"lack of transition services and family support"

About: Lincolnshire Partnership NHS Foundation Trust / Adult mental health

(as a parent/guardian),

Following an 18 month in patient stay my daughter was discharged home as she would have to leave the unit because she had just had her 18th Birthday, staff said if it wasn't for her age she would not be discharged at this point; no one expected her to be successful. To her credit she was and has finished a year at college retaking A levels, but at what price for those around her. there is no transition services it has been straight into an adult team for a young adult who lost almost 2 years to her mental health problems so had no resources of a adult to call on.

In our view there has been no family support for reintroducing a member back into a family, apart from a charity which has proved patchy and not around at times of crisis. Every one asks have you had a carers assessment but having had one it seems like it brings nothing at the end but a box tick.

Sadly my daughter have had periods with no CPN often at times of forseeable difficulties which we have been left to cope with, despite service responisbilities post section.

No one is interested if you do manage to screw up courage to feedback how things are going. During the most recent problems it was admitted to me I was monitoring yet no one told me this or asked if I was willing or had the personal strength and I had no faith from previous experience I would be listened to.

Sadly at one point the crisis team said the problem was not one they dealt with and recently failed to act when asked to by the recovery team. No one in the family patient or carer believe they are worth using

Recently my daughter said she had never feltsupported since her discharge

The cost a now broken family and ill health for the primary carer, why no transition services and realistic family support which would have prevented much and enabled the patient to take on more repsonisibilites for herself and her conditon.

on balance her in patient care was difficult at times but lead by professionalism and compassion, at times there are good pockets but not frequently and this seems to be when all is going well.

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Response from Lincolnshire Partnership NHS Foundation Trust

We are sorry to hear of the difficulties that have been experienced and thank you for sharing your story with us.

Our Head of Community Services has advised that there should always be a transition period when someone is leaving CAMHS to enter adult services. The age for this is between 16 and 18, at the Care Coordinators discretion. We would expect the receiving service to be invited to patient reviews (CPA or other) and a transition plan agreed. As part of this a handover period would be agreed and there may be some joint-working. The appropriate receiving team should in-reach into Ash Villa prior to discharge. Support for reintroducing the patient into the family would be best discussed prior to discharge.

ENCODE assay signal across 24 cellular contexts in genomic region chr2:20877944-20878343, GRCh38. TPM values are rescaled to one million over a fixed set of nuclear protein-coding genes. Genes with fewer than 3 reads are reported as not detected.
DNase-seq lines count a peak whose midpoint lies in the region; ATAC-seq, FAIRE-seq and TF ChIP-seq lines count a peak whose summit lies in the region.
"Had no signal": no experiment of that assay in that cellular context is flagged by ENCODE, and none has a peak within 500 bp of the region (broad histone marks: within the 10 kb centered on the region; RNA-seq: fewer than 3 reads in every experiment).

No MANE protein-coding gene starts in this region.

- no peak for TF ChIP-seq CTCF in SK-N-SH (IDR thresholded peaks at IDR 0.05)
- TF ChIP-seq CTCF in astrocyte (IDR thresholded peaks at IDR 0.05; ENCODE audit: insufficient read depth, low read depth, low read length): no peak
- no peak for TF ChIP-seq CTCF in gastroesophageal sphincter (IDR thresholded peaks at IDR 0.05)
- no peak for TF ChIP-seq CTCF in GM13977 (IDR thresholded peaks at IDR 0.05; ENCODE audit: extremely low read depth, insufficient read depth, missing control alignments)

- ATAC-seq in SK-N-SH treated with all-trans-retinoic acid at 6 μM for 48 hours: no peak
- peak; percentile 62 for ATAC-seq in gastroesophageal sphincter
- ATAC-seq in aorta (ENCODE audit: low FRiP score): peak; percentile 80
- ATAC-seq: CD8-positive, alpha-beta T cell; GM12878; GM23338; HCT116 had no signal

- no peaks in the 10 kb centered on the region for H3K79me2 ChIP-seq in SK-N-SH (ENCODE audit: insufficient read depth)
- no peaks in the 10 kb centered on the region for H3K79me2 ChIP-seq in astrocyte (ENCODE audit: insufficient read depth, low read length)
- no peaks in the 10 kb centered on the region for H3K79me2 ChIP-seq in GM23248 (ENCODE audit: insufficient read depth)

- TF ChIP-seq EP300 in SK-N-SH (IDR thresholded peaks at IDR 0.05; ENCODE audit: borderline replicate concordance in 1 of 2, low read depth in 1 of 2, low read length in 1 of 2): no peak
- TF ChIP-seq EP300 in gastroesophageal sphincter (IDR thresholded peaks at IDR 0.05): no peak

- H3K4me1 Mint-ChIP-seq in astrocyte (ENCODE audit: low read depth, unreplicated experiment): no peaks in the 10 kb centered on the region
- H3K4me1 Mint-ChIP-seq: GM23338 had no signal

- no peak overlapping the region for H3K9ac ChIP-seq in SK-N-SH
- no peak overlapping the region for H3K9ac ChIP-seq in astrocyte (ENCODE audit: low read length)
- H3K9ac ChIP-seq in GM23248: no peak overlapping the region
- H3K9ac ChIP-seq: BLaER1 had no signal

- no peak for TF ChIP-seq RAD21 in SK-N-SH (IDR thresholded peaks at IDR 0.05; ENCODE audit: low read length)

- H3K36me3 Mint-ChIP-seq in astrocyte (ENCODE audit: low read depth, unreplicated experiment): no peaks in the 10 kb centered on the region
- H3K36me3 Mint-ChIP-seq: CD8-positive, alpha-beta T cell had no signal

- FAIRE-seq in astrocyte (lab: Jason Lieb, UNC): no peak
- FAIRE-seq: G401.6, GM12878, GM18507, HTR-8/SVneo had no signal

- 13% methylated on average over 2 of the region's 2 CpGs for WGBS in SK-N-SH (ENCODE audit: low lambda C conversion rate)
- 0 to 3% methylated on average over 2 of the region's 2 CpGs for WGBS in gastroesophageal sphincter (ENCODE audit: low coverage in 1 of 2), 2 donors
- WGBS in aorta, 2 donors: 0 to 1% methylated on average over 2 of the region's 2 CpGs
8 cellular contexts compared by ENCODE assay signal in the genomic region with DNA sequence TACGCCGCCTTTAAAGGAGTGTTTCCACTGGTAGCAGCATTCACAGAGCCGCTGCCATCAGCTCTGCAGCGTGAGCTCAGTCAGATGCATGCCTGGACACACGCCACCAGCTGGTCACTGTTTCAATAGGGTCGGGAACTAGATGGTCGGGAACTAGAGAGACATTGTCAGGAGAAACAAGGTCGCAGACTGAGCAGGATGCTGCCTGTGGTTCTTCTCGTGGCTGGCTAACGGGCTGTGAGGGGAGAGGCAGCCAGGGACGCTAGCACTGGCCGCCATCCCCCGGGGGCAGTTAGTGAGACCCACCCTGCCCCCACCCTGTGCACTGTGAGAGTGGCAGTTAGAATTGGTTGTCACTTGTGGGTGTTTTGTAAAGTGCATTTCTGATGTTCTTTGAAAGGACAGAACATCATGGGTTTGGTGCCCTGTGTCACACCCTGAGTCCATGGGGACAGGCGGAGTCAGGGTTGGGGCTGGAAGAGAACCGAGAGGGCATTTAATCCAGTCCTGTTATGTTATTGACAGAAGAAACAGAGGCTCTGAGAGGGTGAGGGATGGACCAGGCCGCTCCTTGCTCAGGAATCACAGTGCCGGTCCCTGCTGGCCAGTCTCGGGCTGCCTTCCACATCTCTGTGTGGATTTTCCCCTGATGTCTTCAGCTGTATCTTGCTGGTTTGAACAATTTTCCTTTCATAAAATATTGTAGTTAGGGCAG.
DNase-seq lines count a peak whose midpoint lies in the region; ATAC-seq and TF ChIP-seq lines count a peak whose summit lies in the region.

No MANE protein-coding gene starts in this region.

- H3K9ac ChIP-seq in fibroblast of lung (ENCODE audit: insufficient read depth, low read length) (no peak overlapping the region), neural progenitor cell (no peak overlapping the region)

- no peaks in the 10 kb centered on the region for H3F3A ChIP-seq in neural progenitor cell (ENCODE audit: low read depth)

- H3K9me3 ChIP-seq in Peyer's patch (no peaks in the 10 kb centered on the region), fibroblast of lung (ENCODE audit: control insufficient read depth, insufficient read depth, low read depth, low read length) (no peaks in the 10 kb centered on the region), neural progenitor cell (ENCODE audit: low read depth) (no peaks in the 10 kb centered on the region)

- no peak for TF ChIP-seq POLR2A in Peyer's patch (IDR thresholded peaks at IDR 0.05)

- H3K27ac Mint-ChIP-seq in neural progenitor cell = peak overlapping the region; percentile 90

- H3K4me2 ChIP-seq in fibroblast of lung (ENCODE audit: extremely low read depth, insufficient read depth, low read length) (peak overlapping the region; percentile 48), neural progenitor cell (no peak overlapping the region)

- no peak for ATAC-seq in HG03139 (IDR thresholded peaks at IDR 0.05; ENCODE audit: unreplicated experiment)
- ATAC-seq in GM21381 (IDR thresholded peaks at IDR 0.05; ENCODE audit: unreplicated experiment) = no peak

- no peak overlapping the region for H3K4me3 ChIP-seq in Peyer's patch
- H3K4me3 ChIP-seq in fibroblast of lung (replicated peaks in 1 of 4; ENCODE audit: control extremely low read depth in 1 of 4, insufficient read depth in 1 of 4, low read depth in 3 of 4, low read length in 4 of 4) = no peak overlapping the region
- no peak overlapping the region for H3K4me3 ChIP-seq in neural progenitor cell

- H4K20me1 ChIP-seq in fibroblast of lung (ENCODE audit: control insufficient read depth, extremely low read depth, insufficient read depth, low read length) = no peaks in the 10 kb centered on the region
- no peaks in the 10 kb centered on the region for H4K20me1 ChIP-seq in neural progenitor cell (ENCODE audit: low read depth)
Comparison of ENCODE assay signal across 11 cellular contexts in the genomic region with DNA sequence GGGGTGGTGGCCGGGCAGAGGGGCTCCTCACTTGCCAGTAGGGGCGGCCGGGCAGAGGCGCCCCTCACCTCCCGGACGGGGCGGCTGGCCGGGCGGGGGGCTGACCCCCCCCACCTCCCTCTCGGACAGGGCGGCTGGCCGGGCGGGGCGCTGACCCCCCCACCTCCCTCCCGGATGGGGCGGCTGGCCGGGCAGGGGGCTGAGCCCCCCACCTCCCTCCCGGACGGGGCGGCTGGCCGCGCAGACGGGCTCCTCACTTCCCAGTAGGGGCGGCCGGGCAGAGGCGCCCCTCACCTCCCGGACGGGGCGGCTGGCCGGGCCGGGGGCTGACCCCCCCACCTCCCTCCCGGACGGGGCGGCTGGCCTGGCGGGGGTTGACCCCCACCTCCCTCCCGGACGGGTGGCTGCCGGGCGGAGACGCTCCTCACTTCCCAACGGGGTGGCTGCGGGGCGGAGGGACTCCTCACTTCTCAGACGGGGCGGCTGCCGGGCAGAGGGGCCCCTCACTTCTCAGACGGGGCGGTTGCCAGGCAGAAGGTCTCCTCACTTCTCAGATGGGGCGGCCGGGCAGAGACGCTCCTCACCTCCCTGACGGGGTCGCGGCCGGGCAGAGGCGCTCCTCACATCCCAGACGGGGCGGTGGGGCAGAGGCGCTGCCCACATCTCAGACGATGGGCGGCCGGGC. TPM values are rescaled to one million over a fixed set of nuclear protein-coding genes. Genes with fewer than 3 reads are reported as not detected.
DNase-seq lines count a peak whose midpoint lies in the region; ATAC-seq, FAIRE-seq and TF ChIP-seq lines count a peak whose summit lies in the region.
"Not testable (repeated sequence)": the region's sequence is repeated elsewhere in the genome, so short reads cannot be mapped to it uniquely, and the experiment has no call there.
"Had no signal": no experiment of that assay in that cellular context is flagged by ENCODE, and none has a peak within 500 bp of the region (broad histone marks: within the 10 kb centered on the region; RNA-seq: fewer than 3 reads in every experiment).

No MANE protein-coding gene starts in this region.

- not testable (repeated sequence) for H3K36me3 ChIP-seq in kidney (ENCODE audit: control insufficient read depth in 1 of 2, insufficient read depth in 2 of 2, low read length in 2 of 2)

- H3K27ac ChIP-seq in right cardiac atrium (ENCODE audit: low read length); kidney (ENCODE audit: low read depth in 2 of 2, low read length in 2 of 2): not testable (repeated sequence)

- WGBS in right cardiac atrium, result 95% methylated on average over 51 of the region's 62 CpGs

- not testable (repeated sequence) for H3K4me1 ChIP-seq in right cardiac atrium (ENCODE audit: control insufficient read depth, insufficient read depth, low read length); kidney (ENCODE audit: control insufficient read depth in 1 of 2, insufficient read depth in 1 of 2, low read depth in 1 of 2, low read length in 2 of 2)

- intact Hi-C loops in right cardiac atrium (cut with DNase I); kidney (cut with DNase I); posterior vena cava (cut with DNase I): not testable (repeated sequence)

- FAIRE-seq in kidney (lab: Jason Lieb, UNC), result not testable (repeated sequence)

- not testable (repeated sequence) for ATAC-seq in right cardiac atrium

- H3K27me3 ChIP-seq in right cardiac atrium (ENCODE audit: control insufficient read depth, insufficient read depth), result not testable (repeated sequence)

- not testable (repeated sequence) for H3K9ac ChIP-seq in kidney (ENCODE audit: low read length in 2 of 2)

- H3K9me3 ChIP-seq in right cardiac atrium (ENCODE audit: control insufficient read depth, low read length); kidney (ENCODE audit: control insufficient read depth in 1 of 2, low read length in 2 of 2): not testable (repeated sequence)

However if IAPT is required (Improved Access to Psychological Therapies), this would not be the case and a referral would be made to them and they arrange an assessment in one of their bases.

Also, if inpatient care was still required we would expect them to be transferred to an adult inpatient unit rather than discharged to the community.

The Carers assessment should be more than a tick-box exercise and there are Carer support groups who are best placed to provide general support for a carer. We can assist in putting them in touch with such a group in their local area. The CPN would have interaction with the carer though and be supportive particularly around education and understanding of the patient’s condition. However, we would need the patients consent to do this and sometimes that isn’t always forthcoming.

Without further details we cannot be any more specific I’m afraid. If you want to get in touch with us our Head of Community Services will gladly look at the individual circumstances.

In respect of the specific issue relating to the Crisis and Home Treatment Team (CRHT), without any details of what the presenting “problem” was or what the Recovery Team was requesting of which Team it is very difficult to provide a meaningful response because we do not know the facts and it would be wrong of us to make assumptions.

If you feel able to provide sufficient information or have a conversation with someone you would be comfortable talking with then our Head of Acute Care would be happy to look at the details of the case. In the absence of any further details he has offered his apologies for the experience you have described. In addition, he would hope the Recovery Team and CPN involved would have raised any concerns they had with the request they made to CRHT as part of their professional code of conduct and if they were not satisfied with the outcome then escalated it through the line management process.

Whilst not a very positive experience for you and your family, we remain committed in working with Service Users, Carers and relatives and stakeholder groups to help us improve people’s experiences and aid their Recovery.